Henrietta Mears: Small Group Pioneer
You have probably never heard her name: Henrietta Mears. But evangelist Billy Graham has written that, among women, only his mother and his wife, Ruth, have had more influence on his life and work than Henrietta Mears. Who was this influential woman and what can she still teach us about small groups?
Henrietta Mears (1890-1963) was a Christian educator. She was born to godly parents and grandparents who greatly influenced her in her walk with the Lord. She became a follower of Jesus at age seven. She suffered greatly with health issues: a painful muscular rheumatism as a young teen and poor eyesight what doctors said would lead to blindness. But, after two years of pain with the rheumatism and friends who prayed for her, she was miraculously healed of this condition. She carried her eyesight problems for the rest of her life but the condition stabilized and she kept her eyesight throughout her life. As an older teen, she thought God was calling her to missions in China but struggles and circumstances led her to college for a degree in chemistry. Beginning in her freshman college year, she led Bible studies for younger girls. Soon after college she taught high school chemistry in Minneapolis and served as a girls Bible study leader at First Baptist Church. In only ten years her little girls’ Bible study class became a ministry to three thousand girls. How did she succeed in such a ministry? She based this ministry on groups of five. When a group of girls reached an enrollment of ten, one of the girls would branch off and start another group. She sensed that instead of missions in China, God had called her to teach and nurture others in the Gospel all over the world.
In 1926, the pastor of First Presbyterian Church in Hollywood, California, persuaded Mears to join his church staff and lead the educational ministry. She took up that call in 1928. The church had a Sunday School with 450 in attendance. In only a few years, Mears led the Sunday School work to an attendance of over 6000 people, making that Sunday School the largest Presbyterian Sunday School in the world at that time.
Mears was always strategic. She never taught evangelism, instead she modeled it. She took hundreds of college students with her witnessing where she personally won thousands to the Lord. She focused most of her teaching skills on college students, feeling that discipling college students would have the greatest potential for influencing the world. Her students did not refer to her as Dr. Mears or even Miss Mears. They simply called her, “Teacher.” Her work produced many pastors, missionaries and other Christian leaders including Bill Bright (founder of Campus Crusade for Christ), Jim Rayburn (founder of Young Life), and Billy Graham. She founded or helped found Forest Home Christian Conference Center, The National Sunday School Association, Gospel Light Publishers and GLINT (Gospel Literature International). Through her strategic work, literally millions upon millions of people have been influenced for Christ around the world.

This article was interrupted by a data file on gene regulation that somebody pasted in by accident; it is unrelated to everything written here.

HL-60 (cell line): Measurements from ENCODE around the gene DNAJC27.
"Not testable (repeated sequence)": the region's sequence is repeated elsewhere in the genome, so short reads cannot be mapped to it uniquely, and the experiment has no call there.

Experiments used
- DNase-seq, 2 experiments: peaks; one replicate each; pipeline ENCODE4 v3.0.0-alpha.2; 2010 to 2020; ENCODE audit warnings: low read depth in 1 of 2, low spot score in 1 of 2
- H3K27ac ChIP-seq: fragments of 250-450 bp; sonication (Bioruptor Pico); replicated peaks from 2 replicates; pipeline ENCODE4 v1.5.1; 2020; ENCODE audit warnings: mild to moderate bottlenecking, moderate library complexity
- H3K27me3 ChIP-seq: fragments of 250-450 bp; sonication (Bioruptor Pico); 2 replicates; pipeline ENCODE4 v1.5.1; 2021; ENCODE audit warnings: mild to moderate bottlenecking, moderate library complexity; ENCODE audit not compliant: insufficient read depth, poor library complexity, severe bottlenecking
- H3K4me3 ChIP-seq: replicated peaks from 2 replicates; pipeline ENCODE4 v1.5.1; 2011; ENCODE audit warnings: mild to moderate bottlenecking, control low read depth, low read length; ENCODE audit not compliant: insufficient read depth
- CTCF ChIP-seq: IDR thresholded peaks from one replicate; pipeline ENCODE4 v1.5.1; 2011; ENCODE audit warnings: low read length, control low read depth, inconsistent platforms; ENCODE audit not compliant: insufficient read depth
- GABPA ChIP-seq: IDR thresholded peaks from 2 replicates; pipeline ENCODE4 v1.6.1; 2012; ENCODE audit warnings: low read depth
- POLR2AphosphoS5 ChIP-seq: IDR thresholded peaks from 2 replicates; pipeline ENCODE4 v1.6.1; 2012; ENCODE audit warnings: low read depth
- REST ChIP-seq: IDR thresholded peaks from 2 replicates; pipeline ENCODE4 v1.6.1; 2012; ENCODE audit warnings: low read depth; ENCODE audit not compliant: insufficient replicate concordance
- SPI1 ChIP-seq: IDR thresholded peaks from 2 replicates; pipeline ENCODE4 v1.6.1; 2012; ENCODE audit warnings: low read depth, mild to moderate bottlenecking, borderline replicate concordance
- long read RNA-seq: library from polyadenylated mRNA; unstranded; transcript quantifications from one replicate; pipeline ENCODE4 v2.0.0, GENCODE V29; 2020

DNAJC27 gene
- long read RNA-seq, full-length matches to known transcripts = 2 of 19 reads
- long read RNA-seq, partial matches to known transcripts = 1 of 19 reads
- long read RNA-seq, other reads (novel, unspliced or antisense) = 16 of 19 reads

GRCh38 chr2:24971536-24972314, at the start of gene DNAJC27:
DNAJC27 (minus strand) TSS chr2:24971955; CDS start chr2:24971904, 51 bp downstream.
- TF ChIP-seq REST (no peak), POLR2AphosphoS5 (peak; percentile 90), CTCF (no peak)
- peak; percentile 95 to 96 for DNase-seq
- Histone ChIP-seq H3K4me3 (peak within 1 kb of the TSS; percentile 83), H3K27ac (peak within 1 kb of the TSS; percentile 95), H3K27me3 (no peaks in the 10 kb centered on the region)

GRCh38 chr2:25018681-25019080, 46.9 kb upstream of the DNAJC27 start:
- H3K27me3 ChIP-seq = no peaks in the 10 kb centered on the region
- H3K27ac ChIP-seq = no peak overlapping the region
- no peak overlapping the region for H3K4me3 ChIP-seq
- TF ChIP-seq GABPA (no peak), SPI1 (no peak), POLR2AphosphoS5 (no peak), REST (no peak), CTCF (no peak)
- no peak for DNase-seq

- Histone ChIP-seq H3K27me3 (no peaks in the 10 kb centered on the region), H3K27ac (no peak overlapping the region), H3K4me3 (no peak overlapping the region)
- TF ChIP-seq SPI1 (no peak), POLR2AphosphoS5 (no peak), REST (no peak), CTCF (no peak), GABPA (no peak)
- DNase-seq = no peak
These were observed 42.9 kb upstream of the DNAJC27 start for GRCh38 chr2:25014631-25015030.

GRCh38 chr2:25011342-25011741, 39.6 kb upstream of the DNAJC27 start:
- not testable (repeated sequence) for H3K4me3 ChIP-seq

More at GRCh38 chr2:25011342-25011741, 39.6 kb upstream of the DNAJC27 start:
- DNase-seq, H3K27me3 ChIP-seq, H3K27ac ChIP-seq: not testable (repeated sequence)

We will learn more about this exceptional Christian leader in the next few posts. For now, let’s see the lessons we can gain from Mears’ life:
- Henrietta Mears was strategic. She thought about which actions had the most return for the Kingdom. How are we to be strategic today? What actions can you take that will likely yield the greatest impact for the kingdom?
- Mears understood how God can use small groups for spiritual transformation. Has your small group made plans to start new groups so more people can be reached?
- Mears understood the power of influence. She led from influence, not position. Of the two, influence is the more powerful. How are you leading from influence?
Henrietta Mears’ life teaches us what a life, fully devoted to God, can achieve. The influence of such a life last into eternity.
Scripture: Proverbs 31:29-31 is often used to give tribute to outstanding, faithful women. Henrietta Mears in easily among that company.
Dig Deeper: Read more about Henrietta Mears at the “Christian Educators of the 20th Century Project,” hosted by Talbot School of Theology at Biola University.